I totally meant to write this post yesterday morning, but I got sidetracked in a major way browsing these ADORABLE reading posters!!
In language arts, we finished up our author study of Kevin Henkes books, but to the sadness of the class and myself. The munchkins did a great job recording the title, author, characters, setting, problem, and solution on their story map all by themselves (which they were convinced they could not do, and I convinced them otherwise). We also finished up our blue book on Monday (finally!) and did complimentary chairs, the munchkins favorite game. If you haven’t heard about it before, the kids dance around the room to music, and when the music stops, they have to run to a desk that is not their own, read a fellow student’s book and write a compliment on their “compliment sheet.” When the author returns to his/her desk, she has a page full of nice things from his/her peers. SO CUTE!
In math, we did a whole week of geometry. The kiddos did a great job at identifying plane shapes and solid figures, but they still mix them up sometimes and call a cube a square, a sphere a circle (actually, they have trouble saying sphere even if they know what they’re supposed to say) etc. They also learned about faces and vertices (which a parent came and asked me about, because she couldn’t remember). The only problem is that the book cannot decide whether a cone has 1 vertex or 0. It’s one way on one workmat, and the other way on another workmat. I have informed the students that the number of vertices on a cone will not be tested.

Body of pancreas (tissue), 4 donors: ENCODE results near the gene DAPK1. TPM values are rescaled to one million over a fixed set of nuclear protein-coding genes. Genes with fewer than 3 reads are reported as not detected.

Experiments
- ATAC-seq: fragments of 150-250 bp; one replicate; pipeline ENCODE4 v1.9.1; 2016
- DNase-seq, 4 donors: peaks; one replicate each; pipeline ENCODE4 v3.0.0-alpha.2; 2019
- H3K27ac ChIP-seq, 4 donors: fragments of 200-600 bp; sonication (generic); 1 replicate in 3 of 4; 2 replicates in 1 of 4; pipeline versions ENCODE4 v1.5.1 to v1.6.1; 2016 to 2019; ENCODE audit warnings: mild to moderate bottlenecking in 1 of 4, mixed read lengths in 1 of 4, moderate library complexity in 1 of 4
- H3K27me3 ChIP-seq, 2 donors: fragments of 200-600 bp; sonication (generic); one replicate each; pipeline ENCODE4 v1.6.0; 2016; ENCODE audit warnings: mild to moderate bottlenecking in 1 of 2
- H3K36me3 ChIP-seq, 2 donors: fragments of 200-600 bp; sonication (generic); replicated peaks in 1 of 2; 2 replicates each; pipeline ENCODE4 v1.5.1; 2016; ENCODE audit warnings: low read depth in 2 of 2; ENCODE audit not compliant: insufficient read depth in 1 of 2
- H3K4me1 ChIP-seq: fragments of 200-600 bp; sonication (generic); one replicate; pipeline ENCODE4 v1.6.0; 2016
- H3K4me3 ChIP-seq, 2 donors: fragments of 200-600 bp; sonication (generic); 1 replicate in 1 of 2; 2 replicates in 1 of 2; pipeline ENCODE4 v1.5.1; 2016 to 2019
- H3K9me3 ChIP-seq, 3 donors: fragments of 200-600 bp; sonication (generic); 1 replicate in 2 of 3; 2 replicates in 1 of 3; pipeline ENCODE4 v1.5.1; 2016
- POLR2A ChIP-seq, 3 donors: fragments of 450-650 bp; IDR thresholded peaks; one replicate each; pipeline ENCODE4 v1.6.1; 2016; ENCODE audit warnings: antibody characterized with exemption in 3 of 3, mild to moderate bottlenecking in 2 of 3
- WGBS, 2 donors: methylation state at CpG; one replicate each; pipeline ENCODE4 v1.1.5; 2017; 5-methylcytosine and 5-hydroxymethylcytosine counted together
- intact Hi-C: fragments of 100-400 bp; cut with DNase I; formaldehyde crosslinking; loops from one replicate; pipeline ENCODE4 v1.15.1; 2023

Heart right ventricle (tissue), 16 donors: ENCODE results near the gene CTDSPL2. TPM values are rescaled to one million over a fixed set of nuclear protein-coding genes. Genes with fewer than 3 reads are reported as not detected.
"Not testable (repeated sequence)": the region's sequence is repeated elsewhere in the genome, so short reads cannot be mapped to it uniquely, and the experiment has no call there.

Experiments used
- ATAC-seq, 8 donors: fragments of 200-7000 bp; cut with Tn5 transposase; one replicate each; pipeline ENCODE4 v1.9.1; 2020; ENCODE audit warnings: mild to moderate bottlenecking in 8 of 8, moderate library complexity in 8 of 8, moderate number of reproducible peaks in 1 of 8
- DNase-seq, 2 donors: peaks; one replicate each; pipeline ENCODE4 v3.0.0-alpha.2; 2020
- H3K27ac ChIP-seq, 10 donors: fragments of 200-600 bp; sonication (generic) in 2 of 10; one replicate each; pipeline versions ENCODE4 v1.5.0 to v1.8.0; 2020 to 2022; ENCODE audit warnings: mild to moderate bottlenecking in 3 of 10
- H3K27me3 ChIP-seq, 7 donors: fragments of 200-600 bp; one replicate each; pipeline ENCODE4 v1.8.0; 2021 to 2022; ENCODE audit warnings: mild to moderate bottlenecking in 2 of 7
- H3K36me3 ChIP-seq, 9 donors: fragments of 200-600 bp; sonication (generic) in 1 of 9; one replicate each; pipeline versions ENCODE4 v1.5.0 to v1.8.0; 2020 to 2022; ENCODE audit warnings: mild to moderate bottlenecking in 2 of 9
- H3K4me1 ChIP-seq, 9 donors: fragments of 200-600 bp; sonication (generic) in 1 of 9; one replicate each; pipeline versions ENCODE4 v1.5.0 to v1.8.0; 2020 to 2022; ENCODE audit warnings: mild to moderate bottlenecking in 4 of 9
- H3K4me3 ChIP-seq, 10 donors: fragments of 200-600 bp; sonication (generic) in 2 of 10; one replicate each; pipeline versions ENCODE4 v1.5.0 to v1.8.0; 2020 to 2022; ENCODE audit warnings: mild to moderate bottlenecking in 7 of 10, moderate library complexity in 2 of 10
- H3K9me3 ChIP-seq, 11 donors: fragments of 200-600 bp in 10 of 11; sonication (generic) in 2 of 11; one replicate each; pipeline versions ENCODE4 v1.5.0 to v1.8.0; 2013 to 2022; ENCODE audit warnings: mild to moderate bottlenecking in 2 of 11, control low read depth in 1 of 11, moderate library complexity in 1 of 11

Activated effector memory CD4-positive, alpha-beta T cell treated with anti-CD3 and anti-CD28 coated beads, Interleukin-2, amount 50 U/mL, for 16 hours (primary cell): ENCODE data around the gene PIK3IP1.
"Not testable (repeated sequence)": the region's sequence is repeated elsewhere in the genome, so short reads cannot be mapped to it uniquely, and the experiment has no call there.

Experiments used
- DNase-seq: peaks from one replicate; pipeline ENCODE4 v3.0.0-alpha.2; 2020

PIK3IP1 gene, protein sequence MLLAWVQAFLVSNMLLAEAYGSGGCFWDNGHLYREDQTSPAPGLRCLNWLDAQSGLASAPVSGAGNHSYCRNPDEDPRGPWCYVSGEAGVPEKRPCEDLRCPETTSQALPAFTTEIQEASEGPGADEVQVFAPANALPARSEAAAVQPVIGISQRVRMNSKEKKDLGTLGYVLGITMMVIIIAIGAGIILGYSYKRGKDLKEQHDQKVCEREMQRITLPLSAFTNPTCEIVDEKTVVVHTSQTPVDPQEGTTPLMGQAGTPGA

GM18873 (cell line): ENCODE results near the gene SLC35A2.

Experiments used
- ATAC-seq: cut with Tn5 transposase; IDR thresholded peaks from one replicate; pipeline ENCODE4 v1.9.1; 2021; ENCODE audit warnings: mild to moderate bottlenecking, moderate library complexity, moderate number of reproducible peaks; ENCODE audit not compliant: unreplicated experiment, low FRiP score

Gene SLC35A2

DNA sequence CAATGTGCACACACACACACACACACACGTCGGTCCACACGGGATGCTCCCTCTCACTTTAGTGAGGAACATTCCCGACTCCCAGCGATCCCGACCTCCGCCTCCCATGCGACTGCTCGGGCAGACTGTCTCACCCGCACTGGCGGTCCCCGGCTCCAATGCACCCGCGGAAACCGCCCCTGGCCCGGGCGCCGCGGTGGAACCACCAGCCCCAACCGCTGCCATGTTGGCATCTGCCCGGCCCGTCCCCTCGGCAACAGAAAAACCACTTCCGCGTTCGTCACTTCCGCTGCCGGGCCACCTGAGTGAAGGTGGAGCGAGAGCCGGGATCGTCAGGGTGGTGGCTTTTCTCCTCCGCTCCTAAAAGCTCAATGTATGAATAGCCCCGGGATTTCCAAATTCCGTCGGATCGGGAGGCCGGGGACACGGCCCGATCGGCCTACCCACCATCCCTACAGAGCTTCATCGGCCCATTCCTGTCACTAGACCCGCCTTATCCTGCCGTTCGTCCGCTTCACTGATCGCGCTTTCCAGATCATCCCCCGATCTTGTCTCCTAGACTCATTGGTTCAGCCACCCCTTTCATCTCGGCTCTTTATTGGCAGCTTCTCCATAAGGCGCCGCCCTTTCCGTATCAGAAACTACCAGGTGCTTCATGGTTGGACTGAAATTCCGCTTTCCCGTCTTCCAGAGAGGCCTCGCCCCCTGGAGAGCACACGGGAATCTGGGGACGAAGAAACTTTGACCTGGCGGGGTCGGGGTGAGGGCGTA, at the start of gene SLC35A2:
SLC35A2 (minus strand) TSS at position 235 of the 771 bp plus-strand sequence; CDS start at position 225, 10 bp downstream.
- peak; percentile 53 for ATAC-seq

In social studies, we did very little because math took up so much time. But, while we were finding time, we began learning about choices. Students picked scenarios and listed the benefits and costs of each choices. They also, hopefully, learned what opportunity cost means. This week, we will begin talking about the choices that families make.
In science, we observed the worm-filled terrarium all week. They made observations, desperately searched for their worms, cried that they worms must have surely died, and jumped for joy at the sight of a worm bit poking out from beneath the soil. After observations, we did a mini-activity like reading an animal/plant interdependence book, using a venn diagram to compare our terrarium to the environment outside the school, and taking a nature walk to observe plant and animal interdependence. On Friday, they took all their observational notes and wrote a report about what they learned.
Also taking place on Friday, my teaching partner was out sick, so the class had a substitute. Usually on Fridays, I take half of both classes and do an art project, and my teaching partner takes the other half of both classes and does a drama activity. However, this substitute was clearly not ready to be in charge of the class, and eventually I figured out that I needed to take both classes so that anarchy did not reign. I ditched my plan in favor of a read-aloud/fill-in-the-rhyme activity with “The Cat in the Hat” and a Magic School Bus video. 37 kids is just too many kids to do anything at desks, especially since there are only 18 desks in my class!